My Medical Journey in Three Acts
The starting line in the play Waiting for Godot by Samuel Beckett, “Nothing to be done,” is a true metaphor for the excruciating wait for the results of medical tests. In my cancer journey, I found that there was nothing to be done except feel anxiety and anticipation. I lived in an absurd reality…much like the characters in the play.
I was listening to the CBC Radio show “White Coats, Black Arts” on the stress that breast cancer patients feel while waiting for the diagnostic results. It threw me back to my cancer journey and all the visits to hospitals and labs. Some of the tests were done at 2am. I swear I’ve visited every hospital in the Ottawa region. The radio show also brought back a flood of feelings… of stress, anxiety and anticipation.
Entering the world of medical testing procedures is like walking a labyrinth. You don’t know where you are going, but you have to move forward towards the centre. You are bewildered and turned around, but you have to move forward, trusting you’ll reach the centre. You don’t know how long things will take, but you have to move forward. And then you reach the centre.
I felt timeless and lost. It felt like this scene in the play:
ESTRAGON: We came here yesterday.
VLADIMIR: Ah no, there you’re mistaken.
ESTRAGON: What did we do yesterday?
VLADIMIR: What did we do yesterday?
VLADIMIR: Why . . . (Angrily.) Nothing is certain when you’re about
ESTRAGON: (very insidious). But what Saturday? And is it Saturday? Is it not rather Sunday? (Pause.) Or Monday? (Pause.) Or Friday?
VLADIMIR: Question of temperament.
ESTRAGON: Of character.
VLADIMIR: Nothing you can do about it.
ESTRAGON: No use struggling.
VLADIMIR: One is what one is.
ESTRAGON: No use wriggling.
VLADIMIR: The essential doesn’t change.
ESTRAGON: Nothing to be done.
Nothing to be done in the centre of the labyrinth. There, I lived inwardly through three Acts in a medical journey of waiting for Godot:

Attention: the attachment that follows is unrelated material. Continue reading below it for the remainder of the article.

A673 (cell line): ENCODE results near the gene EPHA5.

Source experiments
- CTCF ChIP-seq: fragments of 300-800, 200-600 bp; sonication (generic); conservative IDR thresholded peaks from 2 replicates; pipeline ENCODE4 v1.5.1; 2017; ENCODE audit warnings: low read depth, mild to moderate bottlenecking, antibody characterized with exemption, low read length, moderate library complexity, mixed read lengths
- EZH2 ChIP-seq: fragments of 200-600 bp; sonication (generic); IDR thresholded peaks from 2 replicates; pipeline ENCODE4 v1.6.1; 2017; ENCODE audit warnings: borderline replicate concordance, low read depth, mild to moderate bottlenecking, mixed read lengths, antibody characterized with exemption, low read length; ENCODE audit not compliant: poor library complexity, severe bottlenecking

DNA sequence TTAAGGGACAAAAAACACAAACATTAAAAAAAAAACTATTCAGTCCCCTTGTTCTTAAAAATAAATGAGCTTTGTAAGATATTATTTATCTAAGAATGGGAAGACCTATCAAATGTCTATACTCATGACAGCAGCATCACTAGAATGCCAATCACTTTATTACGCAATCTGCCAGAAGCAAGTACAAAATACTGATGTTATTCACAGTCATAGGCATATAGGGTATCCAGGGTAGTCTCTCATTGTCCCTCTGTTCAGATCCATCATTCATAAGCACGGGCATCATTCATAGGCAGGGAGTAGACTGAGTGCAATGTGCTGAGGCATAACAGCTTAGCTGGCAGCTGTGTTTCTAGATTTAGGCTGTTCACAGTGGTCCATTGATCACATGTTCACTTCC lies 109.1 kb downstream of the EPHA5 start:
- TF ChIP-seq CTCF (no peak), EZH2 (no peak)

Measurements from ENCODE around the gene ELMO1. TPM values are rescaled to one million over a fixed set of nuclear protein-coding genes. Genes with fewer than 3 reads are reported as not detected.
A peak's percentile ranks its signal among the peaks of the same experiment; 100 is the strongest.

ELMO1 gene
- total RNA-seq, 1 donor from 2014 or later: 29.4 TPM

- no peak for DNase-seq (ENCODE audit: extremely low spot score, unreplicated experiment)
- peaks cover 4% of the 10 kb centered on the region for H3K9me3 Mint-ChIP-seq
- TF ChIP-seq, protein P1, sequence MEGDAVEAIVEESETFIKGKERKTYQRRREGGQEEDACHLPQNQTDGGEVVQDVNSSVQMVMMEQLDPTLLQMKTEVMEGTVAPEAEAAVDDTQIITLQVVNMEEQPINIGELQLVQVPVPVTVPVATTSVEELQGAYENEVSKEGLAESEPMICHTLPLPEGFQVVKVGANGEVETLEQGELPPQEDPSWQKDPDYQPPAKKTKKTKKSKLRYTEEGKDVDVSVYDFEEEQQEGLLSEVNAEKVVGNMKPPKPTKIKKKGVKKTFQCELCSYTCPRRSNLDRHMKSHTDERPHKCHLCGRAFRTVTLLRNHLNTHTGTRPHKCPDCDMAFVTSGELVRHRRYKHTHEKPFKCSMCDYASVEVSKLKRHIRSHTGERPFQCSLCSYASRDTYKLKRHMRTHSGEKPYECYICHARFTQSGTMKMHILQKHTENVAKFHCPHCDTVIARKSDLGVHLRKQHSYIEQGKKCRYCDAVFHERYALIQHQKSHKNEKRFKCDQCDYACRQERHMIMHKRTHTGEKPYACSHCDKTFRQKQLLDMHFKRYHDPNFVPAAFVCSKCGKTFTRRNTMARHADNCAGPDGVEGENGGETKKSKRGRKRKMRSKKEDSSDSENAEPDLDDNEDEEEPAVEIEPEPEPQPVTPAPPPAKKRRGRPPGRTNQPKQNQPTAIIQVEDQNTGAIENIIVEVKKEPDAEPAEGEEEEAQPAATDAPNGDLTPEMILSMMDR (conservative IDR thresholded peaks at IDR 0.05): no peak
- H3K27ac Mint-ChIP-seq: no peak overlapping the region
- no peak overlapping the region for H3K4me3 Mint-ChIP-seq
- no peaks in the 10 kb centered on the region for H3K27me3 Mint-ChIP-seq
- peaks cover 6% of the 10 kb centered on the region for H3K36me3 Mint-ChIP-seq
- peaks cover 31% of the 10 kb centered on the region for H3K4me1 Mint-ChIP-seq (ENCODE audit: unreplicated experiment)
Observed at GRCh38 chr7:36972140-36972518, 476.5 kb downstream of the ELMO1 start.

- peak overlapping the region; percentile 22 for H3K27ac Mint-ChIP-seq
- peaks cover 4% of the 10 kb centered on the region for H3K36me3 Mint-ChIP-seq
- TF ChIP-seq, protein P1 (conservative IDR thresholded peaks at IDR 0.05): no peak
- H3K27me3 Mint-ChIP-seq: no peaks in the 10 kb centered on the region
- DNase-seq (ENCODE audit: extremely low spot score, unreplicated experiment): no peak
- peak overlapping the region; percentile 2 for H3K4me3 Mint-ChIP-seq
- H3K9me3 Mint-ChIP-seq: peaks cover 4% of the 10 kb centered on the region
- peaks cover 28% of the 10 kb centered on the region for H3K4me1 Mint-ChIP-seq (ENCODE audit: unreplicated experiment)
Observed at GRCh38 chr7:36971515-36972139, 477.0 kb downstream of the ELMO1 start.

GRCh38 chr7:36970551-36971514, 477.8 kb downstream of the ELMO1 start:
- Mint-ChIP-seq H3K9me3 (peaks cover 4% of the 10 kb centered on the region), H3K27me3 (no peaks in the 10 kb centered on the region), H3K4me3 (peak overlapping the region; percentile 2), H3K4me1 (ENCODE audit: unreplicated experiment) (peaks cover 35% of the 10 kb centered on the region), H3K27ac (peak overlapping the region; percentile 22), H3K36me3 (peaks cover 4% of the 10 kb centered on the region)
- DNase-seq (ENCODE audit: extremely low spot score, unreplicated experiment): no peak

Act 1: I am scheduled for pre-operative testing. I wait for the date. It is called a waiting room of course — waiting for my name to be called for testing. I breathe and meditate. My blood is drawn, I give my pee, the ECG blips out a report. I leave only to wait for the results.
I am scheduled for surgery. I show up at the hospital admitting desk and wait for an attendant. I shuffle down the hall to day surgery admitting and wait. I am shown to my bed and asked to disrobe and wait for the doctors. My bladder cancer operation happens. I wait in recovery to be allowed to go home. I wait for the pathology report — will I live or will I die? Guess I better do yoga.
ESTRAGON: What do we do now?
VLADIMIR: While waiting.
ESTRAGON: While waiting.
VLADIMIR: We could do our exercises.
ESTRAGON: Our movements.
VLADIMIR: Our elevations.
ESTRAGON: Our relaxations.
VLADIMIR: Our elongations.
ESTRAGON: Our relaxations.
VLADIMIR: To warm us up.
ESTRAGON: To calm us down.
VLADIMIR: Off we go.
Act 2: A repeat of Act 1 for my kidney cancer. Waiting for kidney biopsy at one hospital. Waiting for nuclear imaging at another hospital. Waiting for results. Cancer is removed and I am in hospital for a week waiting to poop so I can go home. I wait for the pathology report — will I live or will I die? Guess I better do yoga.
Act 3: A repeat of Act 1 for my prostate cancer. It has been a year… where did it go. Waiting for the prostate biopsy and imaging. Waiting for surgery. In addition to removing my prostate the doc will check on my bladder for any new growths. I am in hospital for a few days, waiting for the pain to diminish. I kill time by killing zombies on my tablet. I imagine all the zombies are cancer cells that I am purging from my world. I wait for the pathology report — will I live or will I die? Guess I better do yoga.
More testing and waiting for results to stay vigilant. Finally, I’ve had it with waiting. I’ve waited for almost two years. I cannot remain in a state of waiting for life or death any longer. I don’t know how much time I have — no one does. I let that go to live for one day.
POZZO: (violently). Don’t question me! The blind have no notion of time. The things of time are hidden from them too.
POZZO: (suddenly furious.) Have you not done tormenting me with your accursed time! It’s abominable! When! When! One day, is that not enough for you, one day he went dumb, one day I went blind, one day we’ll go deaf, one day we were born, one day we shall die, the same day, the same second, is that not enough for you? (Calmer.)
Patients are what the system calls us. Patience is what is needed to survive the world of medical testing. Patience is a virtue I am always working towards. Patience is a yogic value that I practiced during this journey. However, patience does not mean waiting to live or die.
Waiting for Godot ends with the fellows still waiting. I am no longer waiting to live or die. In the labyrinth of my journey, I reached the inner center. I waited. I discovered that I wanted to move forward again, outward, towards the living.
Originally published at dralanviau.com on February 22, 2017.
Originally published at medium.com